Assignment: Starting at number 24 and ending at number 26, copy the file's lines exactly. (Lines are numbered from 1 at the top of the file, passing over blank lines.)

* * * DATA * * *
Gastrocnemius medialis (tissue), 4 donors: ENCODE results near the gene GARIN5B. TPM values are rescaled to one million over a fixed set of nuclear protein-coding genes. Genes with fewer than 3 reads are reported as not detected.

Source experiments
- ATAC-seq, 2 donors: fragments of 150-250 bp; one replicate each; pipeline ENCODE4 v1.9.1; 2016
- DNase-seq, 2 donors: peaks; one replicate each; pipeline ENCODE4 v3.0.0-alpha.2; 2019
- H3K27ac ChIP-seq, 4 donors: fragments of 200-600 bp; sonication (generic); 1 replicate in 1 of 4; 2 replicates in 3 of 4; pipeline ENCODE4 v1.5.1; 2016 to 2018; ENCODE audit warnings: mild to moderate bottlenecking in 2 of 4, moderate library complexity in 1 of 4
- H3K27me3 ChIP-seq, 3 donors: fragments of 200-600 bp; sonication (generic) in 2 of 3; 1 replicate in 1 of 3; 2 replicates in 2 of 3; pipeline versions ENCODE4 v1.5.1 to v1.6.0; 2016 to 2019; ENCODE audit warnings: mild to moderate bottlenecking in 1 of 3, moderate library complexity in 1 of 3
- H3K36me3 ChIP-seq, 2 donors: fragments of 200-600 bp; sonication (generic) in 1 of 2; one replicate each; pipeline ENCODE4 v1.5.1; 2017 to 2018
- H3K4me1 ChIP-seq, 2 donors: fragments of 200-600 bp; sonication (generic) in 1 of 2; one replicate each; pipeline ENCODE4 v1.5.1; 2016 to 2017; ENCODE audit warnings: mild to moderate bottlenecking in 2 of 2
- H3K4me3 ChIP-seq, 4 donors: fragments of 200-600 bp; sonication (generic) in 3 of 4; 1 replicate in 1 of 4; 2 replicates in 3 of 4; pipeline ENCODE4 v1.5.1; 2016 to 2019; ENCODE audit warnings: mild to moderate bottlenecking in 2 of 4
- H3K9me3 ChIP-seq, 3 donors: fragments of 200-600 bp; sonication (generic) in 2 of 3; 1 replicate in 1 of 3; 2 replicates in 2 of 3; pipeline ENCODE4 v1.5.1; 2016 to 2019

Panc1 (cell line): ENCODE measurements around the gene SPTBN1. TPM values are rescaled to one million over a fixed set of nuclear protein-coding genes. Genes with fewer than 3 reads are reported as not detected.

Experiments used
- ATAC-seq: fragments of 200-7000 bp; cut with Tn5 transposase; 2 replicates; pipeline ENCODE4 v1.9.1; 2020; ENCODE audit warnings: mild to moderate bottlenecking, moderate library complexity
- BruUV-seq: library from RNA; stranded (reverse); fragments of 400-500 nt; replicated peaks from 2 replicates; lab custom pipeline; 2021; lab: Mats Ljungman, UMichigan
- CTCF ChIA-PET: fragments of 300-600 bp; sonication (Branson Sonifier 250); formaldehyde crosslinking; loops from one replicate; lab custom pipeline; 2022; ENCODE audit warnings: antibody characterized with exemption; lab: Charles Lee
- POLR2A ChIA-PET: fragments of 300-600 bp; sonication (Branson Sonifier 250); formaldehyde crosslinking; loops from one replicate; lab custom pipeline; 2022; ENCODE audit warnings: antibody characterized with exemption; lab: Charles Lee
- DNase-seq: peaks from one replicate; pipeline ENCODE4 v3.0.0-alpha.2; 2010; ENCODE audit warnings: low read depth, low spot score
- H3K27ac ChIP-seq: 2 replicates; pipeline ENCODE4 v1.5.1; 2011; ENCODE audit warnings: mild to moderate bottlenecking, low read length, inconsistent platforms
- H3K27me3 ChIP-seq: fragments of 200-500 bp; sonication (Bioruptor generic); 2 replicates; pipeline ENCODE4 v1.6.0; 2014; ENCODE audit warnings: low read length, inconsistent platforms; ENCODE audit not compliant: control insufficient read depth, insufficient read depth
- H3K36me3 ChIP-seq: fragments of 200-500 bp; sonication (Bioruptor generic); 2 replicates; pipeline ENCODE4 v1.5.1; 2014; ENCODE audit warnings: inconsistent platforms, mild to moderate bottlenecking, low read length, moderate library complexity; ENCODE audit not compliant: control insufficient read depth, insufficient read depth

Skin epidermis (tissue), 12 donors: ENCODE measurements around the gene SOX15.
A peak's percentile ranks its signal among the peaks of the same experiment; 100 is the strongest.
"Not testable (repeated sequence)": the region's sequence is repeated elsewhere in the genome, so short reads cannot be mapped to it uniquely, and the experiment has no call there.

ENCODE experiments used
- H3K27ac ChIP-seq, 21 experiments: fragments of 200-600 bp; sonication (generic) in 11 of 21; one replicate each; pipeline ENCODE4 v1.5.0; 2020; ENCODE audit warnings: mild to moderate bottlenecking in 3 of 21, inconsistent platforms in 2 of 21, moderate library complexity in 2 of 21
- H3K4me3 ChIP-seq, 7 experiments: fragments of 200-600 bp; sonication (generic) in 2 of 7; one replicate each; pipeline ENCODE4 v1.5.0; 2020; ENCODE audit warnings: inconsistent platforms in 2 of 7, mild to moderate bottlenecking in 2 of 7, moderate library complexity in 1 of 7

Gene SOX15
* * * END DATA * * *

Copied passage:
ENCODE experiments used
- H3K27ac ChIP-seq, 21 experiments: fragments of 200-600 bp; sonication (generic) in 11 of 21; one replicate each; pipeline ENCODE4 v1.5.0; 2020; ENCODE audit warnings: mild to moderate bottlenecking in 3 of 21, inconsistent platforms in 2 of 21, moderate library complexity in 2 of 21
- H3K4me3 ChIP-seq, 7 experiments: fragments of 200-600 bp; sonication (generic) in 2 of 7; one replicate each; pipeline ENCODE4 v1.5.0; 2020; ENCODE audit warnings: inconsistent platforms in 2 of 7, mild to moderate bottlenecking in 2 of 7, moderate library complexity in 1 of 7